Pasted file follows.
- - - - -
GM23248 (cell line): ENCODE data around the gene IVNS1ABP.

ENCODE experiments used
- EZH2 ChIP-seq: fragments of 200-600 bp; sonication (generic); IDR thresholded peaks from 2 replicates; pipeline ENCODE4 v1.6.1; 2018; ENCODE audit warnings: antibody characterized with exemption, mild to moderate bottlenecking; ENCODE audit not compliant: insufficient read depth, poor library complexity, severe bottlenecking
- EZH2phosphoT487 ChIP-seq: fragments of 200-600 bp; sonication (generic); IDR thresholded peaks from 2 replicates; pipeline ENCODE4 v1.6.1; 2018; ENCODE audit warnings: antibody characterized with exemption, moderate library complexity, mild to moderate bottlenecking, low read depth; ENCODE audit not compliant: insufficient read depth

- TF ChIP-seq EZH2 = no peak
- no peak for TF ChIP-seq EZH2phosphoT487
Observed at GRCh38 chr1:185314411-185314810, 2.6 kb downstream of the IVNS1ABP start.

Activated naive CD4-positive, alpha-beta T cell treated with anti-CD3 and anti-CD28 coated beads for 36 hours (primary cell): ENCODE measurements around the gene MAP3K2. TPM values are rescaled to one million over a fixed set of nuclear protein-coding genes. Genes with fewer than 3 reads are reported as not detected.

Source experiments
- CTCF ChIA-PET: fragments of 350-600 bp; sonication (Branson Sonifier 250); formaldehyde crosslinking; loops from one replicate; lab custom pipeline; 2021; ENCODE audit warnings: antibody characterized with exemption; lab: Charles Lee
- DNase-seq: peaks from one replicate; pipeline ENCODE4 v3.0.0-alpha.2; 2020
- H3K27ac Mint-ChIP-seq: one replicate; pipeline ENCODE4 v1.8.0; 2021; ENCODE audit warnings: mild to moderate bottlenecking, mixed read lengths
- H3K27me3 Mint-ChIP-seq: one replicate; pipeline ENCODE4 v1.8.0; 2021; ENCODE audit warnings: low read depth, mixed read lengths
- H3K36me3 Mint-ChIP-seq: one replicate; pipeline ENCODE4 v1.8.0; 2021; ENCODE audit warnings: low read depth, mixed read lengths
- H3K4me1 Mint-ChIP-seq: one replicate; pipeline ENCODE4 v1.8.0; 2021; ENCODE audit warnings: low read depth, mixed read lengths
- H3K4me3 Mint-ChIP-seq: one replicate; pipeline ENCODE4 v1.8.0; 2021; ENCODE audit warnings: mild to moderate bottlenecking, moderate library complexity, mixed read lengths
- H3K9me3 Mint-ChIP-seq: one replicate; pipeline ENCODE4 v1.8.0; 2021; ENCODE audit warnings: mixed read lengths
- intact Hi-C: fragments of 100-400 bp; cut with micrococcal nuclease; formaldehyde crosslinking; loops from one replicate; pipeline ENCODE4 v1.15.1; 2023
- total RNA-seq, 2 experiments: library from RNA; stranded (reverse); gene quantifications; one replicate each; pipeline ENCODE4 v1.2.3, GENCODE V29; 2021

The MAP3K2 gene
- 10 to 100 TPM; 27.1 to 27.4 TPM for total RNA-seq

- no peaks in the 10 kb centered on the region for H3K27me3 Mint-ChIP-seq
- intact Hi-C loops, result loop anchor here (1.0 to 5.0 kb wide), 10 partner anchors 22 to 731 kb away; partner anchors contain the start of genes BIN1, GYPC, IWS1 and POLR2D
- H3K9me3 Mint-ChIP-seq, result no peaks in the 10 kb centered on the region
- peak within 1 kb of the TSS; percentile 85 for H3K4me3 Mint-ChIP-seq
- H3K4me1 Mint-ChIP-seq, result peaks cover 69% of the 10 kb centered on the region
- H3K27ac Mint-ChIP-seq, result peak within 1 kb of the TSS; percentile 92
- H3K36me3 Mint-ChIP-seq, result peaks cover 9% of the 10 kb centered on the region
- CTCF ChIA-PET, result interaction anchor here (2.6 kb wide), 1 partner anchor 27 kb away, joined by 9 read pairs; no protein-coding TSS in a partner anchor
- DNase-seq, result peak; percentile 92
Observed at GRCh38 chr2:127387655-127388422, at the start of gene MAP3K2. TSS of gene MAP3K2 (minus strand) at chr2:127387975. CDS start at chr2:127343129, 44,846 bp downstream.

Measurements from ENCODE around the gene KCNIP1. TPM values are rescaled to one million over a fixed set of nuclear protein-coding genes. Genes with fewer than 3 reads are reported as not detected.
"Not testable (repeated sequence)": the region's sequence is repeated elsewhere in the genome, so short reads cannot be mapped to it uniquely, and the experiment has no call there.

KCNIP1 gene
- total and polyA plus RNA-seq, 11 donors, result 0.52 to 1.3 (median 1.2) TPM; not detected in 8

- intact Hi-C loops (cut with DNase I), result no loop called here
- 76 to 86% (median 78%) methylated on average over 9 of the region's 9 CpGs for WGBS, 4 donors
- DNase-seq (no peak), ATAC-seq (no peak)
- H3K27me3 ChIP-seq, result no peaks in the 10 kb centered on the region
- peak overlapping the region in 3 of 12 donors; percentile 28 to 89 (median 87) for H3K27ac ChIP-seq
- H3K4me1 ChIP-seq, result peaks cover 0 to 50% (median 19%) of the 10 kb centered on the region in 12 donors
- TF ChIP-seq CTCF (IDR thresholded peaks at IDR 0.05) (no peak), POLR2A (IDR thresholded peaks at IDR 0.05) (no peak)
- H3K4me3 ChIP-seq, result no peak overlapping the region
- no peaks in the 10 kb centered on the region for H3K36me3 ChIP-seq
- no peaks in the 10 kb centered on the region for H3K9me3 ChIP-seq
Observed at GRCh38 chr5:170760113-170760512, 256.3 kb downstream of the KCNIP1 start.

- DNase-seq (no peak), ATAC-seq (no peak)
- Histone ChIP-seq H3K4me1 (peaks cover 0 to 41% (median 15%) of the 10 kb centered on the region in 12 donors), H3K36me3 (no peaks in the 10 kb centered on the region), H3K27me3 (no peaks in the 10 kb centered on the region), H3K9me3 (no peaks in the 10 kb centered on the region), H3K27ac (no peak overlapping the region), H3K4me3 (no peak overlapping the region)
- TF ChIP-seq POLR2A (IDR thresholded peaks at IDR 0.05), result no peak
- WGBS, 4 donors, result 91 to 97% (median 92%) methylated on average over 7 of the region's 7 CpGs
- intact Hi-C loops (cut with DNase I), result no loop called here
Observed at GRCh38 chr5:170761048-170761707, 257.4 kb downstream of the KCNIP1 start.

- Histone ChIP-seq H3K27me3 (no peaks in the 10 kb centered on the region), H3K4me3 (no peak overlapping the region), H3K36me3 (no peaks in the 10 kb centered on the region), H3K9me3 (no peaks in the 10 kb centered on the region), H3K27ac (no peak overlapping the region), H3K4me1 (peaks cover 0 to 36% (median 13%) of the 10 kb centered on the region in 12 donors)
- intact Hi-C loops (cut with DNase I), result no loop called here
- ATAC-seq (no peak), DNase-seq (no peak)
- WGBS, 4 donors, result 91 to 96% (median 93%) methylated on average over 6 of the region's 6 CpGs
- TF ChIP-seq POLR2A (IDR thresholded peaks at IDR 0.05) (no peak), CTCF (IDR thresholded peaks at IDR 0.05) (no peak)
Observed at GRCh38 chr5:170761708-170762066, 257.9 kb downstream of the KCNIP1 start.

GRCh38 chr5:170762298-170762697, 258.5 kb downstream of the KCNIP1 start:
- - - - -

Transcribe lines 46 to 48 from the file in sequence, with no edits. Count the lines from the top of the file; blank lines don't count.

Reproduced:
Observed at GRCh38 chr5:170760113-170760512, 256.3 kb downstream of the KCNIP1 start.

- DNase-seq (no peak), ATAC-seq (no peak)
- Histone ChIP-seq H3K4me1 (peaks cover 0 to 41% (median 15%) of the 10 kb centered on the region in 12 donors), H3K36me3 (no peaks in the 10 kb centered on the region), H3K27me3 (no peaks in the 10 kb centered on the region), H3K9me3 (no peaks in the 10 kb centered on the region), H3K27ac (no peak overlapping the region), H3K4me3 (no peak overlapping the region)